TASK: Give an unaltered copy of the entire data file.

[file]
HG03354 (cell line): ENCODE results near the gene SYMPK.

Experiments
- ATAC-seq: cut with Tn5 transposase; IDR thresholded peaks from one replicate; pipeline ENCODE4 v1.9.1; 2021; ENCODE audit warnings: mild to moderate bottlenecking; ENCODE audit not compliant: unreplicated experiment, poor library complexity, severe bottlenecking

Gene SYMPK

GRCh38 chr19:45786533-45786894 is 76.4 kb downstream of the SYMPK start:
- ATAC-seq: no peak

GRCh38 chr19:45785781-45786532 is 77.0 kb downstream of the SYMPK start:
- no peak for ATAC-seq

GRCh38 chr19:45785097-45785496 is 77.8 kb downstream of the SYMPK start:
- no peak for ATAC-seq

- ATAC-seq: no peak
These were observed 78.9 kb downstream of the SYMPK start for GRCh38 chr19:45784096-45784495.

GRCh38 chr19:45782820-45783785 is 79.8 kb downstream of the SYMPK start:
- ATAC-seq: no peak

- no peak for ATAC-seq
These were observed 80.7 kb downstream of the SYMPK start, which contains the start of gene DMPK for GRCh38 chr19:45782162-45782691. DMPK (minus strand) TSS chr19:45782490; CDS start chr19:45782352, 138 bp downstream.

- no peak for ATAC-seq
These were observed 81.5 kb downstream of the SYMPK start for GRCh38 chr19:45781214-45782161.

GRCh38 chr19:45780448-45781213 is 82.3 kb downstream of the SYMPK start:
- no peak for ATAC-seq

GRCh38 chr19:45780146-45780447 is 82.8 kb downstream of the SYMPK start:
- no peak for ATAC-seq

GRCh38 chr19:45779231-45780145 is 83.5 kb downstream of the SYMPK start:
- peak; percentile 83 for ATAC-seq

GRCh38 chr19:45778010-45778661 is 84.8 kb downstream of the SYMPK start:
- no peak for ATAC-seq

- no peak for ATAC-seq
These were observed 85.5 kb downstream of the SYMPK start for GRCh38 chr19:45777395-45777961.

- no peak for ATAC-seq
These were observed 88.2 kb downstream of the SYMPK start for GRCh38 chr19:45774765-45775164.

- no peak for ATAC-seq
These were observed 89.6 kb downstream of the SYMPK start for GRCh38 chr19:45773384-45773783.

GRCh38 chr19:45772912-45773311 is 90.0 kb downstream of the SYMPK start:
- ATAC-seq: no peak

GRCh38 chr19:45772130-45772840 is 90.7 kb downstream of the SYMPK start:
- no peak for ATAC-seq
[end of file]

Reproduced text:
HG03354 (cell line): ENCODE results near the gene SYMPK.

Experiments
- ATAC-seq: cut with Tn5 transposase; IDR thresholded peaks from one replicate; pipeline ENCODE4 v1.9.1; 2021; ENCODE audit warnings: mild to moderate bottlenecking; ENCODE audit not compliant: unreplicated experiment, poor library complexity, severe bottlenecking

Gene SYMPK

GRCh38 chr19:45786533-45786894 is 76.4 kb downstream of the SYMPK start:
- ATAC-seq: no peak

GRCh38 chr19:45785781-45786532 is 77.0 kb downstream of the SYMPK start:
- no peak for ATAC-seq

GRCh38 chr19:45785097-45785496 is 77.8 kb downstream of the SYMPK start:
- no peak for ATAC-seq

- ATAC-seq: no peak
These were observed 78.9 kb downstream of the SYMPK start for GRCh38 chr19:45784096-45784495.

GRCh38 chr19:45782820-45783785 is 79.8 kb downstream of the SYMPK start:
- ATAC-seq: no peak

- no peak for ATAC-seq
These were observed 80.7 kb downstream of the SYMPK start, which contains the start of gene DMPK for GRCh38 chr19:45782162-45782691. DMPK (minus strand) TSS chr19:45782490; CDS start chr19:45782352, 138 bp downstream.

- no peak for ATAC-seq
These were observed 81.5 kb downstream of the SYMPK start for GRCh38 chr19:45781214-45782161.

GRCh38 chr19:45780448-45781213 is 82.3 kb downstream of the SYMPK start:
- no peak for ATAC-seq

GRCh38 chr19:45780146-45780447 is 82.8 kb downstream of the SYMPK start:
- no peak for ATAC-seq

GRCh38 chr19:45779231-45780145 is 83.5 kb downstream of the SYMPK start:
- peak; percentile 83 for ATAC-seq

GRCh38 chr19:45778010-45778661 is 84.8 kb downstream of the SYMPK start:
- no peak for ATAC-seq

- no peak for ATAC-seq
These were observed 85.5 kb downstream of the SYMPK start for GRCh38 chr19:45777395-45777961.

- no peak for ATAC-seq
These were observed 88.2 kb downstream of the SYMPK start for GRCh38 chr19:45774765-45775164.

- no peak for ATAC-seq
These were observed 89.6 kb downstream of the SYMPK start for GRCh38 chr19:45773384-45773783.

GRCh38 chr19:45772912-45773311 is 90.0 kb downstream of the SYMPK start:
- ATAC-seq: no peak

GRCh38 chr19:45772130-45772840 is 90.7 kb downstream of the SYMPK start:
- no peak for ATAC-seq